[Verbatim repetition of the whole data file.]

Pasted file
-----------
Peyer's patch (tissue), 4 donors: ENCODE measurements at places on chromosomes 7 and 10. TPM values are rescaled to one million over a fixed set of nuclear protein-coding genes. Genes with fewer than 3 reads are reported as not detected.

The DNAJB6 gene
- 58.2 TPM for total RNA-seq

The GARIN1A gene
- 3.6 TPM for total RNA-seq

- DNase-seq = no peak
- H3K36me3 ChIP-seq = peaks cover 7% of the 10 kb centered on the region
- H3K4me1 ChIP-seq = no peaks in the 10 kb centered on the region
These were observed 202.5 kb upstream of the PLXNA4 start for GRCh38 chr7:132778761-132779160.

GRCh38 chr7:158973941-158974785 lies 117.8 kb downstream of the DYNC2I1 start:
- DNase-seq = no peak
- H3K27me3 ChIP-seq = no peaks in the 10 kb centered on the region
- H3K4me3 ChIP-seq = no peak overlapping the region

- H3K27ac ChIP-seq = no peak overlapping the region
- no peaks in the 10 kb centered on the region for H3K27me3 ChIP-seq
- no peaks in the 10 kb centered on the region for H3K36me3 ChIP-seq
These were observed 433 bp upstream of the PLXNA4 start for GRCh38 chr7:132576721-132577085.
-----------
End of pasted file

Peyer's patch (tissue), 4 donors: ENCODE measurements at places on chromosomes 7 and 10. TPM values are rescaled to one million over a fixed set of nuclear protein-coding genes. Genes with fewer than 3 reads are reported as not detected.

The DNAJB6 gene
- 58.2 TPM for total RNA-seq

The GARIN1A gene
- 3.6 TPM for total RNA-seq

- DNase-seq = no peak
- H3K36me3 ChIP-seq = peaks cover 7% of the 10 kb centered on the region
- H3K4me1 ChIP-seq = no peaks in the 10 kb centered on the region
These were observed 202.5 kb upstream of the PLXNA4 start for GRCh38 chr7:132778761-132779160.

GRCh38 chr7:158973941-158974785 lies 117.8 kb downstream of the DYNC2I1 start:
- DNase-seq = no peak
- H3K27me3 ChIP-seq = no peaks in the 10 kb centered on the region
- H3K4me3 ChIP-seq = no peak overlapping the region

- H3K27ac ChIP-seq = no peak overlapping the region
- no peaks in the 10 kb centered on the region for H3K27me3 ChIP-seq
- no peaks in the 10 kb centered on the region for H3K36me3 ChIP-seq
These were observed 433 bp upstream of the PLXNA4 start for GRCh38 chr7:132576721-132577085.